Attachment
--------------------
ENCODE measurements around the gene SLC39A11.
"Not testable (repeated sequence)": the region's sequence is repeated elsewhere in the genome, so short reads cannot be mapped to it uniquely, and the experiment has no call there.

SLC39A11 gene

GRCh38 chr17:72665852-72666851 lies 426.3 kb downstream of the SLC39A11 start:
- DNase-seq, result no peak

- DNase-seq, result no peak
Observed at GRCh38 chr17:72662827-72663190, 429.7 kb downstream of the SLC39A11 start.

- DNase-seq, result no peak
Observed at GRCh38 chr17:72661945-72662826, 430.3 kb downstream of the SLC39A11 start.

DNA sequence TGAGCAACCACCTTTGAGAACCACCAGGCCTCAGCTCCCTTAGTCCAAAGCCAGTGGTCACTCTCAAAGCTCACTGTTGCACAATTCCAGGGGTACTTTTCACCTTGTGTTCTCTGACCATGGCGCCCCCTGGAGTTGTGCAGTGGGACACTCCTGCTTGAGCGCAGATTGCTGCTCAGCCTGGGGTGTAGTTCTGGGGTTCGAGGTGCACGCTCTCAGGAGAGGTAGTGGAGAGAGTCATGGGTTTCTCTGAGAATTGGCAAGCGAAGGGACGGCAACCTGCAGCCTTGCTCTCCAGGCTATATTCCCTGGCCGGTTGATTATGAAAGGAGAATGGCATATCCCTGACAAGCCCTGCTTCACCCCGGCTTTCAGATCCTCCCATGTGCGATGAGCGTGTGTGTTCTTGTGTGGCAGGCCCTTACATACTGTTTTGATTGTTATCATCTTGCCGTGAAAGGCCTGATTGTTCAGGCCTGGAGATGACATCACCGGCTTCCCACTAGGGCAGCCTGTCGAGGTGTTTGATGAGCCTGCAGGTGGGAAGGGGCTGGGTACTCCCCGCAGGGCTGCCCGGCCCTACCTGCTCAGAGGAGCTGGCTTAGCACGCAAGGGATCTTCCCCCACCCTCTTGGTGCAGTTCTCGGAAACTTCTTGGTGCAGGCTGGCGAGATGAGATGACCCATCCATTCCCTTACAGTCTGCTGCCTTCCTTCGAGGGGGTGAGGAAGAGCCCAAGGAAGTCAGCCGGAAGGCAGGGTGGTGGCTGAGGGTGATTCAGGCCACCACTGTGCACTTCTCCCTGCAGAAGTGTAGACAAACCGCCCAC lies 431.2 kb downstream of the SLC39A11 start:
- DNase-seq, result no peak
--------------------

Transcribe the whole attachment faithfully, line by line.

ENCODE measurements around the gene SLC39A11.
"Not testable (repeated sequence)": the region's sequence is repeated elsewhere in the genome, so short reads cannot be mapped to it uniquely, and the experiment has no call there.

SLC39A11 gene

GRCh38 chr17:72665852-72666851 lies 426.3 kb downstream of the SLC39A11 start:
- DNase-seq, result no peak

- DNase-seq, result no peak
Observed at GRCh38 chr17:72662827-72663190, 429.7 kb downstream of the SLC39A11 start.

- DNase-seq, result no peak
Observed at GRCh38 chr17:72661945-72662826, 430.3 kb downstream of the SLC39A11 start.

DNA sequence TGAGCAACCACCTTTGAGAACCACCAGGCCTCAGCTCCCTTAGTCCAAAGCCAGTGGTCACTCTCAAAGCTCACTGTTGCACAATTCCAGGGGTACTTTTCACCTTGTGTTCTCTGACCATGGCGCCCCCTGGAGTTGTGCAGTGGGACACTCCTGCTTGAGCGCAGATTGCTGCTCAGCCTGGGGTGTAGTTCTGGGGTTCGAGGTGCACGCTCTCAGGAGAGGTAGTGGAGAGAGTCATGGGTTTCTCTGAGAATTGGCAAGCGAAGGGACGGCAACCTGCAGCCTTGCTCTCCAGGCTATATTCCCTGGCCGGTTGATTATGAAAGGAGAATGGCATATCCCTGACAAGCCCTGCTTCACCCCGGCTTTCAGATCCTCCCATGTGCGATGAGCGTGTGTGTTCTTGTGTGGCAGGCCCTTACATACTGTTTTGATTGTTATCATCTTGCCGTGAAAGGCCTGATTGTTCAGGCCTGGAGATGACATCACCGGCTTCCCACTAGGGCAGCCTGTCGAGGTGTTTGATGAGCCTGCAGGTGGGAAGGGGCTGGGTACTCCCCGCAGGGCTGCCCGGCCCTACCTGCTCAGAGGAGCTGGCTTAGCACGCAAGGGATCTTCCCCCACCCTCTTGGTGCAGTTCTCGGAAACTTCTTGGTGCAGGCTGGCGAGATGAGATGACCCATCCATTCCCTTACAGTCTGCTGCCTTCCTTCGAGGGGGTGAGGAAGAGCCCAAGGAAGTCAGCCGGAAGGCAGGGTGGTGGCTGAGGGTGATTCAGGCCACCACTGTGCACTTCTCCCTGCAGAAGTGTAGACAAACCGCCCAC lies 431.2 kb downstream of the SLC39A11 start:
- DNase-seq, result no peak